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How to Use Google Image Search to Identify Unknown Pictures on Puzzles

(This page is updated from time to time as Google changes things and info below is current as of May 2023, which is when this page was last updated.)

You may be asking yourself, how are we able to figure out the titles and names of the artists for a lot of the puzzles we sell? With no signed names and so many artists out there, it would seem like a puzzle!

Well, the answer is surprisingly simple, it’s this little secret search engine called Google. Okay, so we know Google is a secret to nobody, however, Google’s amazing Image Search feature is a lesser known part of Google that any collector of puzzles should be aware of. In fact, it’s an incredibly useful tool for all sorts of things that you might need to search by image (artwork, board games, just about anything!), but for the purposes of this blog, I am going to teach you how to use it for finding a puzzle image.

Note: This is going to cover using this on a laptop or desktop. It works very differently on a phone and is not as easy to use, thus the reason for the desktop/laptop tutorial. Google made a lot of changes to the way Google Images works in 2022. It is more powerful, but also a little harder to use as well, so hopefully after getting through this tutorial you will have a good idea how to research those puzzle photos!

So here it is…Finding that Puzzle Image in a Few Short Steps

Step 1

Open your web browser and go to https://images.google.com

Google Image Search

Step 2

Click the camera icon

Google Image Search - icon

Step 3

Upload/Add Your Picture
You now have 3 different ways to get the image you want to Google:
1) Drag an image from a folder on your computer
2) Upload a file from your computer
3) Point to URL of a photo on the web

Step 4

Let Google do its magic and come back with results.
In this example we are using a picture of a puzzle by Grant Wood called “The Midnight Ride of Paul Revere”.
Bonus Tip: Image search works best when you have a nice cropped image without extra items in the picture, it is well lit and, well, just a good picture!
The larger image the better, so if you can take the picture in a higher resolution (at least 1000 pixels wide) you have a much better chance of getting good results.

The initial results page will look something like the screenshot below. (Sometimes we have found it only will display the “Visual matches” section without the top section like in the example below.) There are tools to refine the process which we are going to discuss below.


Let’s dig a little deeper in understanding your results:

A) Left Pane of Results
This is the image you uploaded. You will notice that Google has framed in a small part of the image (the white boundary with the rounded edges). We will discuss using this to refine results in a minute.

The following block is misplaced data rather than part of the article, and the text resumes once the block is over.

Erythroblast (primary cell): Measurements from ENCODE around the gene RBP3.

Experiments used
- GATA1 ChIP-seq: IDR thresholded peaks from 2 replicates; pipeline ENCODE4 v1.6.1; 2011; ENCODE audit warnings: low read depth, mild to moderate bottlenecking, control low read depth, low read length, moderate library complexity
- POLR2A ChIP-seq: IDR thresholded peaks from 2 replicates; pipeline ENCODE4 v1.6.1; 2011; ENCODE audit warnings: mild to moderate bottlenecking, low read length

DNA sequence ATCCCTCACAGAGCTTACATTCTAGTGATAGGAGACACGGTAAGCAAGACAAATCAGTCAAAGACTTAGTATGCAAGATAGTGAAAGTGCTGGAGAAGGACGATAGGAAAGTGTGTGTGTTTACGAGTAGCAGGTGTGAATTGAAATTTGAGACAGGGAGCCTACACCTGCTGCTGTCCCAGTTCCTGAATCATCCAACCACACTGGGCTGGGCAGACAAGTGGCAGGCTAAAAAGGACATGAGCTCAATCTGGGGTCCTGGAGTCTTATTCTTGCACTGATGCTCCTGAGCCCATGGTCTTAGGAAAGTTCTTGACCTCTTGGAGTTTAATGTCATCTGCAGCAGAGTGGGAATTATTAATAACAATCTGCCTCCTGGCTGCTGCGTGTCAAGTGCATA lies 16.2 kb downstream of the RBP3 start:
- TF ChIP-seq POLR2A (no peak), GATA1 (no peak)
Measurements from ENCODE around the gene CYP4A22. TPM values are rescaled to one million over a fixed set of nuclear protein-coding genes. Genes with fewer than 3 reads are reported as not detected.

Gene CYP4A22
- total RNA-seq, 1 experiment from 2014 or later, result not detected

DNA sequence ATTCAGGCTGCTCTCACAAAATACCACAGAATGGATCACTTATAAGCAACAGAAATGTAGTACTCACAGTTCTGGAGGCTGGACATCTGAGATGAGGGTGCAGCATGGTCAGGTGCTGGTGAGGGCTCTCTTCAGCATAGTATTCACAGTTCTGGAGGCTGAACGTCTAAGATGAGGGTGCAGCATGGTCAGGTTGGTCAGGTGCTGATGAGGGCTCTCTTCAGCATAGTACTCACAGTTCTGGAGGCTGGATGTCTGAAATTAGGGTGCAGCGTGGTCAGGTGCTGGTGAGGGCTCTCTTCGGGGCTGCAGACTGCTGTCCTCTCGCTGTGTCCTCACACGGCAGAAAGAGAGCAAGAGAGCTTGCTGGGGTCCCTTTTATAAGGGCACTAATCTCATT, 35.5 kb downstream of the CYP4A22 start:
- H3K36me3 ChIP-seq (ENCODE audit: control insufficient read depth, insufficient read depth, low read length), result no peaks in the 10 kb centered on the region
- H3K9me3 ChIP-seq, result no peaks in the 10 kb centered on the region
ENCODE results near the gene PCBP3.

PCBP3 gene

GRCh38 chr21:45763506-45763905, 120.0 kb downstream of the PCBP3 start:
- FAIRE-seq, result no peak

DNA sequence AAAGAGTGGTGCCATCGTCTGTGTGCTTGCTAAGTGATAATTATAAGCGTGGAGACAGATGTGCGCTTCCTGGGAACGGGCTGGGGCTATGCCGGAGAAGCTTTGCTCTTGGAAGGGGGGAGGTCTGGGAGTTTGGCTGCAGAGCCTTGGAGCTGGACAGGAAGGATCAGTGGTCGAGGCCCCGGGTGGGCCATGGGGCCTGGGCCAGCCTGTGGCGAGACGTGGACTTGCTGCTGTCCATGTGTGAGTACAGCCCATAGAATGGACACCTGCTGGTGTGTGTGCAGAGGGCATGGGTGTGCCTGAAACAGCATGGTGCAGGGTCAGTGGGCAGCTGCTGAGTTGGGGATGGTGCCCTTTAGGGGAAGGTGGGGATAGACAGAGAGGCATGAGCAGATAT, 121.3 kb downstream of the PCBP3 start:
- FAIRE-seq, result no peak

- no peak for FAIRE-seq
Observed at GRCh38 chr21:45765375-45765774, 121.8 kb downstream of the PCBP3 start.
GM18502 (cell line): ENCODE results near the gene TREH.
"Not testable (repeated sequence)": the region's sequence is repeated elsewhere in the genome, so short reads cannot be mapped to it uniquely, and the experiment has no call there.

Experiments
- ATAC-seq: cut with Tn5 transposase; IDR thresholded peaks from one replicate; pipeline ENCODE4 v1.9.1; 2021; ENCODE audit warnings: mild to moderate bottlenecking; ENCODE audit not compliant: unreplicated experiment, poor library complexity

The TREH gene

B) Right Pane of Results
These are some examples of typical search results related to the image. These are usually a good first start to make sure the image you have is the same one Google thinks you do. You will see some variation from this example in how the results display, but generally you should see the title at the top (or at least the one Google thinks it is) and some other web related images below it.


C) How to Get More Results or If the Results are Inconclusive
At this point you may have enough info and be satisfied, congrats your search is complete! However, if you want more info, or you need to provide Google with some additional context in the form of text to have it search better, here are some things you can try:

1) Click the button at the top of the left pane that says “Find image source”

This will now display a list of the websites where it is gathering the info for the image. You can then click through to any of the websites if you need more info.


2) Remember earlier we talked about the white frame around the original image in the left pane? You can actually resize that and have a different amount of the picture selected. This will give Google more information to base the search on and you may get better results. It’s a simple drag and it will automatically update the results on the right pane based on what you select, pretty cool tool!


3) You can also hit the “Search” button at the top of the right pane and that will take you to plain search results based on the results Google originally came back with. This is more useful when you already found your title and are looking for more info on the image itself. (Remember, you may not see the search button if it the results were inconclusive and you will just have the Visual matches section.)


The result is your more standard looking search results:


Bonus Tip

Not finding your image?
You might need to redo the search with a new photo. Sometimes the quality of your photo can make a big difference. Try using better light with no glare, that can really help when searching.

Quite a lot of options when looking for that special puzzle image. At first it can be a bit overwhelming to use, but with a little patience you should get the hang out of it. Obviously image search is a lot more complicated for a search engine than plain text, so it doesn’t always find the image, but I have had a pretty good success rate with a little creative searching if the image itself is not generating relevant results. There are some times where you may have to research it with other search engines too!

Good luck picture hunting!